You needn’t gamble to achieve solid returns Photo: GregorBister Source:

“There is no such thing as a free lunch”

Author: Tarek Saffaf and Timo Lüllau

There is not much chance of a real trend reversal on the rate front for now. Market neutral and non-predictive strategies like those overseen by Tarek Saffaf, manager of the PARAGON UI (DE000A1J31Z1/DE000A1J31W8) fund, are a viable alternative. In the interview with ChampionsNews, he explains how he uses alternative return sources in the fixed income space effectively for the portfolio.

Tarek Saffaf, Senior Portfoliomanager Greiff capital management Source: Greiff capital management

ChampionsNews: Mr Saffaf, with a market neutral alpha strategy in the PARAGON UI (DE000A1J31Z1 /DE000A1J31W8 ) you propose to generate risk-budgeted excess returns in a low interest rate world. What are the advantages of this strategy and how do you achieve market neutral alpha? Consistent, risk-controlled returns sound almost too good to be true in times of zero interest rates.

Saffaf: There is no such thing as a free lunch. We therefore need to take some risks. The question is, however, what risk one is prepared to take. Most fund concepts revolve around price forecasts, i.e. they take directional bets. We don‘t make and do not position the fund to benefit from any forecasts. Instead, we use options for complete market neutrality. Most investors are aware that options can be used as hedging instruments or as part of premium strategies of volatility funds. However options can also be an active means to generate returns because they offer an essential advantage over linear instruments like stocks or futures: options allow the construction of non-linear, i.e. curved, pay-out profiles and simultaneous long and short exposures on an underlying, something that is not possible with equities. Investors can therefore implement many asymmetric trading strategies with much more attractive risk/return profiles than those achievable with purely linear long only approaches.

Our alpha strategy bets on monthly market moves in either direction. Markets always move, both in sideways and directional environments. People frequently equate market movements with volatility. While there is a significant probability of market movements in times of strong volatility markets may also move favourably in less volatile times. Neither the DAX nor the S&P 500 index have been highly volatile of late. However the DAX mostly moved sideways in recent months and monthly moves have been relatively limited, while the upwards trend of the S&P 500 meant that prices moved quite significantly from the beginning to the end of each month. Our completely non-predictive strategy benefits from these market moves even though volatility is at a historic low.

ChampionsNews: Your options strategies focus on the DAX, the EuroStoxx50 and the S&P 500. Why have you opted for precisely these indices? Are there no other liquid markets out there that would offer worthwhile investments?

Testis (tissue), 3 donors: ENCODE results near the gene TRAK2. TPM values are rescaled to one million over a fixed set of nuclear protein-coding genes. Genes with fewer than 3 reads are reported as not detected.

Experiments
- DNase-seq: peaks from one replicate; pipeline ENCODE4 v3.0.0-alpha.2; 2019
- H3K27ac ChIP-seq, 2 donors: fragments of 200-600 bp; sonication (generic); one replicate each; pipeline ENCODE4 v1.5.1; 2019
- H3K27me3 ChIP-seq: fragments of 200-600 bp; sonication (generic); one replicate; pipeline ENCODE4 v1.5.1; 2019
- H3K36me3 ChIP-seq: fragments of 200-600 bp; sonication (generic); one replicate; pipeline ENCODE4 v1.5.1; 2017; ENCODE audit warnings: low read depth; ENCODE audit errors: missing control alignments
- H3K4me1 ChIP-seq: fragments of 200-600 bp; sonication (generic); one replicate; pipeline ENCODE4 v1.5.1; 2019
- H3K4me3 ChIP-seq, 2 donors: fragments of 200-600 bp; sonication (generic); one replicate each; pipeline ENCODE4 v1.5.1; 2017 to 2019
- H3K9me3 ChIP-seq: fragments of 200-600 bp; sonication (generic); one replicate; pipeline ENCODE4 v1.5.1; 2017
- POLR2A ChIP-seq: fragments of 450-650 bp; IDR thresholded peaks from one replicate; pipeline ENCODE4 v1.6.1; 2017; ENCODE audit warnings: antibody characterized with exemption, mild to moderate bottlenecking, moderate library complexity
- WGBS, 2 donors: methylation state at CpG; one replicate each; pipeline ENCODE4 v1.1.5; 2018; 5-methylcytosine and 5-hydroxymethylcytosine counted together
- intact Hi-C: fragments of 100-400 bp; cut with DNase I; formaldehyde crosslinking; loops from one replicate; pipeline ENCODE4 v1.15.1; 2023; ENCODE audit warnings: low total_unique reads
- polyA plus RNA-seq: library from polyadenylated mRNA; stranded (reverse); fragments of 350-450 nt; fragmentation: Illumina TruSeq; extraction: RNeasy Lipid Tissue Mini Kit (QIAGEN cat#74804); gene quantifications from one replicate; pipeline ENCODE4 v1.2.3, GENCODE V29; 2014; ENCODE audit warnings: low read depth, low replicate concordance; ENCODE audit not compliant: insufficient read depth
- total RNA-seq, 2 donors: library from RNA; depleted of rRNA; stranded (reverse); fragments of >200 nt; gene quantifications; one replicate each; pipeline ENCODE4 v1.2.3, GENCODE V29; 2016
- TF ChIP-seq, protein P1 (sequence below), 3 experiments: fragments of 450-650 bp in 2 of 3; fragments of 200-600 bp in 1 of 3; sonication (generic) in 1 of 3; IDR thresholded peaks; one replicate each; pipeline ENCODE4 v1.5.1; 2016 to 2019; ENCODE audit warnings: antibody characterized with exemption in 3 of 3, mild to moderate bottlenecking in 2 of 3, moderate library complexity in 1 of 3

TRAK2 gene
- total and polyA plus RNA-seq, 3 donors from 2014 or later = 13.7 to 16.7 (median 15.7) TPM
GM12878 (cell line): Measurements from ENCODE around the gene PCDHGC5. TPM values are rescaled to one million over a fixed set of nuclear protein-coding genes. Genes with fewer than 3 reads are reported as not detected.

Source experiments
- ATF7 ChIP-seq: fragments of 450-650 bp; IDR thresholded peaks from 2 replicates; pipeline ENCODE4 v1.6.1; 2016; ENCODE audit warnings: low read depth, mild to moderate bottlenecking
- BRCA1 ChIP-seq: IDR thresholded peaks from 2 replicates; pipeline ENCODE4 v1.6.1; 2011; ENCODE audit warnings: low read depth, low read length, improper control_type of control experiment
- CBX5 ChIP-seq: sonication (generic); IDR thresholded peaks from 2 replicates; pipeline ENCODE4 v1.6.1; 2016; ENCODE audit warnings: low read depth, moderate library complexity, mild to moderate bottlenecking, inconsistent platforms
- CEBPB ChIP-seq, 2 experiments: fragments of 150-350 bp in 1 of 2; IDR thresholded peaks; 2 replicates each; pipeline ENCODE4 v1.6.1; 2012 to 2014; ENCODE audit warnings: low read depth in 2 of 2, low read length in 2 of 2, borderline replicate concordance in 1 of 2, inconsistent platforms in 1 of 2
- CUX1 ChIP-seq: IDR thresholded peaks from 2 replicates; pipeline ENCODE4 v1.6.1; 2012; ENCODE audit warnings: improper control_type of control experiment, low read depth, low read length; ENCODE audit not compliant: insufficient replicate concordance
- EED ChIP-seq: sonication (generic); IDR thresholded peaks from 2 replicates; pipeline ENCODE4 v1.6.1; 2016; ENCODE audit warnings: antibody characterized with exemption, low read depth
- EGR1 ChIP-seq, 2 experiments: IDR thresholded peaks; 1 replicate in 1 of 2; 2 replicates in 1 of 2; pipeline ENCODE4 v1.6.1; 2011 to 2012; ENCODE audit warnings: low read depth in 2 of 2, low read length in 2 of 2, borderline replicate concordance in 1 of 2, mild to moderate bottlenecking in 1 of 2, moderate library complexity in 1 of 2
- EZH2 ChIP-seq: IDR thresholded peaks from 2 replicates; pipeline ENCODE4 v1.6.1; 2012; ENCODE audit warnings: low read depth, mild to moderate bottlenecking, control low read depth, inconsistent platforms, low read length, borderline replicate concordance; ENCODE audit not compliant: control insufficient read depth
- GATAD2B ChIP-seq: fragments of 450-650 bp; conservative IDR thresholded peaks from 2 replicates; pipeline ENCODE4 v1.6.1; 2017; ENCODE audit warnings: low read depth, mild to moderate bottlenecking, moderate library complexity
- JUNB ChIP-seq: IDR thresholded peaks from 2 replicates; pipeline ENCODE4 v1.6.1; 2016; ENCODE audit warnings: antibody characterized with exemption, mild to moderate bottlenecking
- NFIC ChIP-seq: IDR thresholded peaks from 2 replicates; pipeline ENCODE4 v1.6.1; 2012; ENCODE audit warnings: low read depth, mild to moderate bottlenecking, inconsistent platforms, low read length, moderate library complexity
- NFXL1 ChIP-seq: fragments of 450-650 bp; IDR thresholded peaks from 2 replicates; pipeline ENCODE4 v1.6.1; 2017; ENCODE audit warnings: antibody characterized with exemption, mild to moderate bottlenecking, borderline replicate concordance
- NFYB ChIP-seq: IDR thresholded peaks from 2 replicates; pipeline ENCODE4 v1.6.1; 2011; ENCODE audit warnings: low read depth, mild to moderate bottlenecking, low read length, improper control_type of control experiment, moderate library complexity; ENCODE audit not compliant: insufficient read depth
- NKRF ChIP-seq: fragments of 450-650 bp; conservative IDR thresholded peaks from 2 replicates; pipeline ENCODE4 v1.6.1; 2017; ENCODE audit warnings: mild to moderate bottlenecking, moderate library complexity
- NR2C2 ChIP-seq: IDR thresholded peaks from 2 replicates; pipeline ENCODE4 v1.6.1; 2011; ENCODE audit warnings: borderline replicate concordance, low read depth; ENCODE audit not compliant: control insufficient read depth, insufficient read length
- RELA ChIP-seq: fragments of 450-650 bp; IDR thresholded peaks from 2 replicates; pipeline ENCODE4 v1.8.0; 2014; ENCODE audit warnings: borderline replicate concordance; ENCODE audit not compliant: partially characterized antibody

Saffaf: We select our target markets purely from a liquidity point of view. A strategy must remain flexible even with a fund volume of 500 million Euros. The three indices are the most liquid option markets in Europe and the US.

ChampionsNews: Derivatives strategies are clearly not risk-free. How do you protect the portfolio against potential losses?

Saffaf: Derivative instruments are not necessarily more risky than stocks or bonds. The use determines the amount of risk. We have rules for our sensitivity ratios and we take active measures if they reach certain thresholds. We also buy put options and, most recently, volatility calls to minimise risk.

Derivative instruments are not necessarily more risky than stocks or bonds

Tarek Saffaf ,
Senior Portfolio Manager Greiff capital management

ChampionsNews: Where do you currently see attractive bond investments and how is this view reflected in the portfolio?

Saffaf: We do not believe that bond markets adequately reward risks any more. We have seen over the past years that the quest for yield has led many fixed income funds to shift into credits so that credit outperformed strongly in 2017. The yields of European high yield bonds, for instance of two-year Greek bonds, trade below US treasuries. However this development cannot continue for ever. Also, credits have a strong correlation to the equity markets, which means that fixed income funds become increasingly equity-like. As a fixed income fund, we keep our exposure to high grades (with a minimum rating of A) and short maturities, accepting that returns may be negative. We then generate positive total returns via our alpha portfolio.

ChampionsNews: Do you anticipate a reversal of Europe’s interest-rate regime? Or will we have to expect low rates for a longer?

Saffaf: In Europe, any major sustained trend reversal on the rate front will only come in small steps. The first change will likely affect the quantitative easing programme while a – limited – interest-rate reversal should only materialise in the medium term. Fixed income investing will therefore remain unattractive over the next years.  

Author: Tarek Saffaf and Timo Lüllau
Date of issue: 2/20/2018